As we pulled away from our parking spot I noticed the woman walking across the parking lot toward her next Target. Literally and figuratively.

Oh, Crash-mas Tree!

There are a handful of sounds that will wake me up and get me out of bed almost instantaneously. Among them are a dog dry-heaving, a cat hacking up a hairball, my kid telling me she might be getting sick, and the thud of my kid falling out of bed. Maybe. That’s really about it. Or so I thought. I can now add crashing Christmas tree to that list. I was still asleep at 7:15 am (My kids sleep in, who am I to complain?) when all of a sudden I heard the unmistakable sound of glass shattering on a wood floor. As I jumped out of bed and into some clothes I knew that the tree had fallen over. We got our tree a couple of weeks ago and, despite my best efforts, it never really was perfectly vertical. It was our Christmas tree version of the leaning tower of Pisa. It leaned a little bit. But it was sturdy enough (or so it seemed) to stay upright and the kids had gleefully decorated it with their ornaments once I had finished stringing the lights. Sure, it was slightly quirky that, from one angle, the angel atop the tree seemed to be tilted. But after a few days I stopped noticing how it leaned and pretty much forgot about it. It was pretty and it was upright.

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Trees can’t hold their egg nog very well. 

Well, as I came down the steps to assess the damage, my wife was already standing next to it, trying to keep the water from flowing all over a cardboard puzzle that my two year old had left out near the tree the previous day. I promptly retrieved some towels from the kitchen and continued to clean up the water, silently wishing I hadn’t refilled the reservoir right before I had gone to bed that night. Oh, I should mention that I at least had the presence of mind to unplug the lights before I touched the tree or started cleaning up the mess. My wife gave one more look at the fallen tree and informed me that some people refer to this as a tree fainting. And, with that tidbit of knowledge imparted to me, she happily left for work, knowing that I would get it all taken care of before she returned home that evening.

 

Three towels later the water was all sopped up. A quick tour of the Christmas carnage revealed only three broken ornaments: two glass balls and the foot of a Cinderella ornament. She might need to be renamed The Unbreakable Cinderalla because that same ornament suffered the same injury on her other foot just last year. I gently removed all of the other fragile ornaments from the tree and set them on the window seat.

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Naughty tree, go stand in the corner!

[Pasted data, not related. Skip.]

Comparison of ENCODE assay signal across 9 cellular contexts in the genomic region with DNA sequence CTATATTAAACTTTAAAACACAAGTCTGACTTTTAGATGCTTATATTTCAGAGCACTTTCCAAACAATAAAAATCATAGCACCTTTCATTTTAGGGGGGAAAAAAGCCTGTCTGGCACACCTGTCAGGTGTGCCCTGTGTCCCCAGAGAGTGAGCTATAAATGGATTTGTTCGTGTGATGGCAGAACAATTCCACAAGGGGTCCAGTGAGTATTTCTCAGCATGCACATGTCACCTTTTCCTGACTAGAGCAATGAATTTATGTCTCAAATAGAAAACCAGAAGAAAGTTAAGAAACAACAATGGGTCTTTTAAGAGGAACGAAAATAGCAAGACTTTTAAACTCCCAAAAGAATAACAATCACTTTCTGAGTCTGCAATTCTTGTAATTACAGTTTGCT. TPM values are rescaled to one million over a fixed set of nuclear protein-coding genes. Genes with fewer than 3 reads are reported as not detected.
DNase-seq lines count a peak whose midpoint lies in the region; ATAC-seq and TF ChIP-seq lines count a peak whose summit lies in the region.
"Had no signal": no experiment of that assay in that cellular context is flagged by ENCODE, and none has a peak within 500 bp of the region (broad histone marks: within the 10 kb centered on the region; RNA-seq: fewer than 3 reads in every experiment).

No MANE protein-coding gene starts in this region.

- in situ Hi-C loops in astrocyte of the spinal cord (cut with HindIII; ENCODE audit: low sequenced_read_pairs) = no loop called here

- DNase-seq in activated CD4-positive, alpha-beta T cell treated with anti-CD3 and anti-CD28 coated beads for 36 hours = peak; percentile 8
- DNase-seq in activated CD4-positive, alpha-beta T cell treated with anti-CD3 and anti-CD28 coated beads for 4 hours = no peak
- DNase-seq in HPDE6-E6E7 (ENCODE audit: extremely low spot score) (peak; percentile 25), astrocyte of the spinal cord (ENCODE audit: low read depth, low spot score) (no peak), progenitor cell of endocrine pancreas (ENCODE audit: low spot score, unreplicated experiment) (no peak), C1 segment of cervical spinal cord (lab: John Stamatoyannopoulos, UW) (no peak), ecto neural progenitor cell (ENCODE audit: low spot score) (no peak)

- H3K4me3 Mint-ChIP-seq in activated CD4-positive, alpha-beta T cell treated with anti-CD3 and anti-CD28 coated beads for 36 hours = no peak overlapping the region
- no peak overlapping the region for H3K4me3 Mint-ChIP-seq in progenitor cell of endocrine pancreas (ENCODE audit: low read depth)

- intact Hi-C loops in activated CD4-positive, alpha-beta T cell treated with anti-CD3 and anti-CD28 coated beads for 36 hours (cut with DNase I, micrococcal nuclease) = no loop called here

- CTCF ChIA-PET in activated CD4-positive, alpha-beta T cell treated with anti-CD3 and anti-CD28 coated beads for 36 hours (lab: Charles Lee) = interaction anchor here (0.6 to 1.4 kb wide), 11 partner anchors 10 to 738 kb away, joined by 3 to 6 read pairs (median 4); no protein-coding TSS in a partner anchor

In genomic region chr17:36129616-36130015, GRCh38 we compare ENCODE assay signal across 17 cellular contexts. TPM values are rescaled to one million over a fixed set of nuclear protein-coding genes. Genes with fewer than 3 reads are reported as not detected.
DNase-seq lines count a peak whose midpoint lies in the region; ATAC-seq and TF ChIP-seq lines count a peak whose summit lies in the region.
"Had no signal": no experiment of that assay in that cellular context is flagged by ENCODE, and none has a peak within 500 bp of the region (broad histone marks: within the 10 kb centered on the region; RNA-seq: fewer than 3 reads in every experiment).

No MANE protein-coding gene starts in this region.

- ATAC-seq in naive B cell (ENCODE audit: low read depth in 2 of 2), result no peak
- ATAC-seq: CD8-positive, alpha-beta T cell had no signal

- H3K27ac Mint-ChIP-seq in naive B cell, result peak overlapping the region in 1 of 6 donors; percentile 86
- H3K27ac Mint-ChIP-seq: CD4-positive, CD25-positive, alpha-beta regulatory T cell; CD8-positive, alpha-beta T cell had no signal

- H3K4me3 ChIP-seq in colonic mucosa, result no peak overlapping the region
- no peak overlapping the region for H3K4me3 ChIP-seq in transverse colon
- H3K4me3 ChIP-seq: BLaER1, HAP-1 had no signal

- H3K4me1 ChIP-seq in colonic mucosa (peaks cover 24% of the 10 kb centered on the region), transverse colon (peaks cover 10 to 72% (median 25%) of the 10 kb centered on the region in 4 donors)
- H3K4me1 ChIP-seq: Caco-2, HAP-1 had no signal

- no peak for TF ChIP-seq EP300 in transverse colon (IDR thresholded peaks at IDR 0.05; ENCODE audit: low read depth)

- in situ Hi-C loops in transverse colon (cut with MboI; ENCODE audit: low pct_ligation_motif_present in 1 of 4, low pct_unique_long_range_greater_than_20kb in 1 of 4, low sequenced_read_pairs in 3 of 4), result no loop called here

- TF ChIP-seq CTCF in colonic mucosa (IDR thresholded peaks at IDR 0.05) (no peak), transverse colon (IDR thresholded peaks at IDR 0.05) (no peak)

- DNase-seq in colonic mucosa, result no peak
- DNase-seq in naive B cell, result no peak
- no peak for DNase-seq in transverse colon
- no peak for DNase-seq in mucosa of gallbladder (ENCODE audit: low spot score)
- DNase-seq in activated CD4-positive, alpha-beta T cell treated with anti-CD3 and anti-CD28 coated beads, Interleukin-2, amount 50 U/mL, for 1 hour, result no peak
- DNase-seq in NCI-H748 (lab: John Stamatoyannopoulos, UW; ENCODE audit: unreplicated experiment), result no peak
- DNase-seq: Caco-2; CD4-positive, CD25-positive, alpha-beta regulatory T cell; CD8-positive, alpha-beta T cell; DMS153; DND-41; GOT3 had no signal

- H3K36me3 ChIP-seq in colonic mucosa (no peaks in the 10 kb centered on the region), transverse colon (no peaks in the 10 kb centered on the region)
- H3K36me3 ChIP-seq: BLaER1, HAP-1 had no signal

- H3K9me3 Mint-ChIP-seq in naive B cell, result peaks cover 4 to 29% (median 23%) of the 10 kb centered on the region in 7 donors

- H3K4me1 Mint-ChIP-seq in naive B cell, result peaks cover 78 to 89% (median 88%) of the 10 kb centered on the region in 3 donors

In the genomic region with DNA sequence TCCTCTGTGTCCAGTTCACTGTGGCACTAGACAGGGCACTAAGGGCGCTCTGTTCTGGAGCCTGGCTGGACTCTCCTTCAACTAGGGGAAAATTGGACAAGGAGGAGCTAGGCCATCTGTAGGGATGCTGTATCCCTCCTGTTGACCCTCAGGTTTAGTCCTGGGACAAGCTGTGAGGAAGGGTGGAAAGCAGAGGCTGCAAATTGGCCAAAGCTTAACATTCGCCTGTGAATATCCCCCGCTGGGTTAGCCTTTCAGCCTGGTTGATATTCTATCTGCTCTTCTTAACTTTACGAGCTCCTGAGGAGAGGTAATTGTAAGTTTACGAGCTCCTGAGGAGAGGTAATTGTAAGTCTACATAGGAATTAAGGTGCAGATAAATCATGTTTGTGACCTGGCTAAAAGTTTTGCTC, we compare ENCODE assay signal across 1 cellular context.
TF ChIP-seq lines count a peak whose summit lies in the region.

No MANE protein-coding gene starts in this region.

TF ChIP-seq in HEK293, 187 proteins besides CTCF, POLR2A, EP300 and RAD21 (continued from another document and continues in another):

Then I took the tree stand off of the tree so that I could try to get it on there again, only straighter this time. I think this tree secretly doesn’t like me or is just plain naughty, because, try as I might, I couldn’t get it to stand perfectly upright. So, being the resourceful guy that I am I carefully slid it over to the corner so that it tilted ever so slightly toward the corner walls. Mission accomplished, O Tannenbaum!. A few sweeps of the broom collected all of the needles that had fallen off the tree and that was it. Our Christmas tree was back in business, although there will be no rockin’ around the Christmas tree this year in our house. Just in front of it.

When my 14 year old daughter walked into the room a few minutes later she asked me why the tree was in the corner. Upon hearing my story about the crashing tree and its subsequent new placement in the corner, she tried to sneak a Dad-joke past me, asking, “Aren’t you concerned that it might catch fire there in the corner?” Dad-its-so-cold-in-here-Go-stand-in-the-corner-Why-The-corner-is-90-degreesDespite it being relatively early in the morning and still pre-coffee, I got her reference to this meme. Without missing a beat I told her that I wasn’t remotely concerned, because the kindling point or autoignition temperature of wood was much higher than 90 degrees. She rolled her eyes at me which  pretty much affirmed that my work there was done, even if, technically speaking, that corner was more obtuse than right. I may or may not have walked into the kitchen after her, searching on my iPhone the exact KP for wood (572* F). Hey, once a science teacher, always a science teacher! I actually taught this exact stuff years ago during the always-popular FIRE unit. I’m not sure who loved it more, my 7th grade students or me!

I shared this light-hearted story with you all so that you, too, can get a small taste of what my children have to endure get to enjoy every single day with me as their dad. I’m literally the gift that keeps on giving. Every. Single. Day. Merry Christmas from my cheesy corner of the interwebs.

 

Chabee Diaper Bag Review